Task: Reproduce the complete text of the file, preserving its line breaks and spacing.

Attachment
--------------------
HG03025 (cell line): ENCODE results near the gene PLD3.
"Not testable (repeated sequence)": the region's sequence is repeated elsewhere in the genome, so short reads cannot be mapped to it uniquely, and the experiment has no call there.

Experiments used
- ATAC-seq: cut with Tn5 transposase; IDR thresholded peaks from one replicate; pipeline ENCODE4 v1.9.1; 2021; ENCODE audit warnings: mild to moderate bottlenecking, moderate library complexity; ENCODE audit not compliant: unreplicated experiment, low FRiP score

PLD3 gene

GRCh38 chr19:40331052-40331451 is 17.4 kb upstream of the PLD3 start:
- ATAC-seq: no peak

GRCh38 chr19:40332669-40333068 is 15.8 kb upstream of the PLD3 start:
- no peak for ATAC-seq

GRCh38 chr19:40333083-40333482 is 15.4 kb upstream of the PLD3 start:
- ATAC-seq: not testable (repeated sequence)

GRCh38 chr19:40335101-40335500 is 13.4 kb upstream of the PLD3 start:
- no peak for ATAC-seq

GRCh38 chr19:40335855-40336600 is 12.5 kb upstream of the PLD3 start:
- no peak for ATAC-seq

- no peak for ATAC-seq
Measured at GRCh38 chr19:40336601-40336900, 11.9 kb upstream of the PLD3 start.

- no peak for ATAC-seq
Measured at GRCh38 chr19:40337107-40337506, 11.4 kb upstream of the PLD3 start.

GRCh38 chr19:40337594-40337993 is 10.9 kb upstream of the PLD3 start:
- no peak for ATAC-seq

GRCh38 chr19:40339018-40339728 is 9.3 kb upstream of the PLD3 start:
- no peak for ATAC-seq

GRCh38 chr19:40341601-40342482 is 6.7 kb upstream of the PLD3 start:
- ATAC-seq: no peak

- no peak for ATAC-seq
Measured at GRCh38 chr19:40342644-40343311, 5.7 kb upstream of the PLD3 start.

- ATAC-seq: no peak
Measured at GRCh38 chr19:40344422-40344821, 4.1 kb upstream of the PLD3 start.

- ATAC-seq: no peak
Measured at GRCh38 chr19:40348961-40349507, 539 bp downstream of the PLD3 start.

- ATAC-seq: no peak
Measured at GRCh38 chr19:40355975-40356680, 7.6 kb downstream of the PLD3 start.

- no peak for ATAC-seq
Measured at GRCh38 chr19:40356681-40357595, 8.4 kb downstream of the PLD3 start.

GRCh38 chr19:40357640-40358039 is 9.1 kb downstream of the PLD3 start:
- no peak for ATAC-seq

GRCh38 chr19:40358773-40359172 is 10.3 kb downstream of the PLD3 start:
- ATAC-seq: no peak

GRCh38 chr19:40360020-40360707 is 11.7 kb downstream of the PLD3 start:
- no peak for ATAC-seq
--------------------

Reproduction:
HG03025 (cell line): ENCODE results near the gene PLD3.
"Not testable (repeated sequence)": the region's sequence is repeated elsewhere in the genome, so short reads cannot be mapped to it uniquely, and the experiment has no call there.

Experiments used
- ATAC-seq: cut with Tn5 transposase; IDR thresholded peaks from one replicate; pipeline ENCODE4 v1.9.1; 2021; ENCODE audit warnings: mild to moderate bottlenecking, moderate library complexity; ENCODE audit not compliant: unreplicated experiment, low FRiP score

PLD3 gene

GRCh38 chr19:40331052-40331451 is 17.4 kb upstream of the PLD3 start:
- ATAC-seq: no peak

GRCh38 chr19:40332669-40333068 is 15.8 kb upstream of the PLD3 start:
- no peak for ATAC-seq

GRCh38 chr19:40333083-40333482 is 15.4 kb upstream of the PLD3 start:
- ATAC-seq: not testable (repeated sequence)

GRCh38 chr19:40335101-40335500 is 13.4 kb upstream of the PLD3 start:
- no peak for ATAC-seq

GRCh38 chr19:40335855-40336600 is 12.5 kb upstream of the PLD3 start:
- no peak for ATAC-seq

- no peak for ATAC-seq
Measured at GRCh38 chr19:40336601-40336900, 11.9 kb upstream of the PLD3 start.

- no peak for ATAC-seq
Measured at GRCh38 chr19:40337107-40337506, 11.4 kb upstream of the PLD3 start.

GRCh38 chr19:40337594-40337993 is 10.9 kb upstream of the PLD3 start:
- no peak for ATAC-seq

GRCh38 chr19:40339018-40339728 is 9.3 kb upstream of the PLD3 start:
- no peak for ATAC-seq

GRCh38 chr19:40341601-40342482 is 6.7 kb upstream of the PLD3 start:
- ATAC-seq: no peak

- no peak for ATAC-seq
Measured at GRCh38 chr19:40342644-40343311, 5.7 kb upstream of the PLD3 start.

- ATAC-seq: no peak
Measured at GRCh38 chr19:40344422-40344821, 4.1 kb upstream of the PLD3 start.

- ATAC-seq: no peak
Measured at GRCh38 chr19:40348961-40349507, 539 bp downstream of the PLD3 start.

- ATAC-seq: no peak
Measured at GRCh38 chr19:40355975-40356680, 7.6 kb downstream of the PLD3 start.

- no peak for ATAC-seq
Measured at GRCh38 chr19:40356681-40357595, 8.4 kb downstream of the PLD3 start.

GRCh38 chr19:40357640-40358039 is 9.1 kb downstream of the PLD3 start:
- no peak for ATAC-seq

GRCh38 chr19:40358773-40359172 is 10.3 kb downstream of the PLD3 start:
- ATAC-seq: no peak

GRCh38 chr19:40360020-40360707 is 11.7 kb downstream of the PLD3 start:
- no peak for ATAC-seq